We allow for the complications and nuance when describing her indescribable, otherworldly talent in music and film, and yet we get all fired up when the human behind the talent makes a complicated statement about humans.
I don’t see Monáe’s words as actually calling for a sex strike, nor for sex to be used merely as a feminist tool. It’s a Modest Proposal type of hypothetical. Monáe seeks to comment on our current patriarchal and sexist society by way of making a hyperbolic, somewhat satirical statement.
I think she recognizes the reality of our world, a world where words used to describe a woman’s vagina are just about the worst slang in the English language. There’s no magic or divinity acknowledged when I hear terms like “axe-wound," "cum dumpster," or "stench-trench.” The patriarchy is alive and well if the nicest alternative word for vagina I can think of is “fuck hole.”
And though withholding sex is not the key to dismembering the patriarchy, I believe Monáe’s statement is highlighting the power of sex. Sex is a powerful experience. It can inspire people to go to great lengths and accomplish great things. It can also lead people to do many evil things. At a time when rape and sexual assault cases are finally getting media attention and criminal trials, we as a people are having those hard conversations about the power of sex. It would be childish to say that all sexual encounters happen for pure and simple reasons of attraction or love. Sex is powerful and sex is complicated. Sex can be a profession. Sex can be a group activity. Sex can be a transaction. Sex takes many varied forms.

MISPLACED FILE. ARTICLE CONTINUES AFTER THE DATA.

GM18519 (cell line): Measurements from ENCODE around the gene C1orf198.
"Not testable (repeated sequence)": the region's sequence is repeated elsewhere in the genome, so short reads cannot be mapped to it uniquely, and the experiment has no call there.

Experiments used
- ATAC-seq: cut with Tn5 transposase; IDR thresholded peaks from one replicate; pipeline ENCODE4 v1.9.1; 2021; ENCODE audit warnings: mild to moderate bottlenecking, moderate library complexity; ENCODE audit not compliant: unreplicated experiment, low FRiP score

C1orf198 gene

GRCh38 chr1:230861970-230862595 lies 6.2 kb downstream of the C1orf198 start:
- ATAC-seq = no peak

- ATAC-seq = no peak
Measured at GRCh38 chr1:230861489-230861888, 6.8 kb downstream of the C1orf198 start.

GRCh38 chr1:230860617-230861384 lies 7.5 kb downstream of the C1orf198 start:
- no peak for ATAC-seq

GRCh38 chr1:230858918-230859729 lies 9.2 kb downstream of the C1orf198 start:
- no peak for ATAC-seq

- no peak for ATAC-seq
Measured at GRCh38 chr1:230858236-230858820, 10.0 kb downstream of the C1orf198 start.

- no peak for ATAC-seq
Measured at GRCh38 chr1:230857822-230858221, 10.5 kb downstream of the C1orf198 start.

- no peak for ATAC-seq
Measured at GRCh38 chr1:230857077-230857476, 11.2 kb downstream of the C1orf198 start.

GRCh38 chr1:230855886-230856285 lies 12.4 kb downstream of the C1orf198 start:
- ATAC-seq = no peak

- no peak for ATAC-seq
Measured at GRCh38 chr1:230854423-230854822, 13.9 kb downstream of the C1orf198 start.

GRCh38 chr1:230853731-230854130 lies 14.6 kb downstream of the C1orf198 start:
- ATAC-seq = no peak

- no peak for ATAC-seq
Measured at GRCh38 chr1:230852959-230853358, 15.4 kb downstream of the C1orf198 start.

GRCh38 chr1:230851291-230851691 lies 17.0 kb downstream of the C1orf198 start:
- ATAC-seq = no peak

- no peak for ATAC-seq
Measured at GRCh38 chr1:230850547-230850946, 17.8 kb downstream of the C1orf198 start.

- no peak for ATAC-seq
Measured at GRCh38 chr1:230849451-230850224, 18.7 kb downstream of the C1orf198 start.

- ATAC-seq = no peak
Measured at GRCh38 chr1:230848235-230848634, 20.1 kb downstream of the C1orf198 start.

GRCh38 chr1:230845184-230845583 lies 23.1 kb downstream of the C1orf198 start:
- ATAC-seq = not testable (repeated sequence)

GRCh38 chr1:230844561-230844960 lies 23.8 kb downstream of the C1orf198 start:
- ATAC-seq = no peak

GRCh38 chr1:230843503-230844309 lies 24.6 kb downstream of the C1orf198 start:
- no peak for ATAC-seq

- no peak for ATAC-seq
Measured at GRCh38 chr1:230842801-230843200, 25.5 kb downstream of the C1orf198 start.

In the interview, Monáe goes on to say, “I love men. But evil men? I will not tolerate that. You don't deserve to be in my presence. If you're going to own this world and this is how you're going to rule this world, I am not going to contribute anymore until you change it. We have to realize our power and our magic.”
In response to the Blavity tweet claiming “@JanelleMonae thinks all women should stop having sex,” the multihyphenate celeb tweeted back “I don’t think that, but I do get frustrated when women’s rights are trampled on and disregarded. And we must demand our agency. <3”
As much as we want to believe, Monáe is not the mythical android heroine of her own science fiction musical, nor is she actually the first black female engineer at NASA, nor the quiet yet compassionate surrogate mother of a young gay black boy. She’s a mere mortal, an earthling like the rest of us, though with an out-of-this-world talent. Her words, though they may not be the solution to misogyny we hoped for, are the authentic words from a human woman who sees the world clearly and has had enough of its patriarchal bullshit.
ERICA M. HART is a Los Angeles–based documentary director, shooter-producer, and editor working primarily in observational nonfiction. Her work often involves themes of social justice, feminism, sustainability, birth, and motherhood. Erica has lived and worked in L.A. since graduating from Northwestern University's radio/television/film program in 2010. She likes to laugh loudly, drink beer, and read books in the bathtub. She has two sons. They are both cats. Follow her on Twitter @Erica_M_Hart.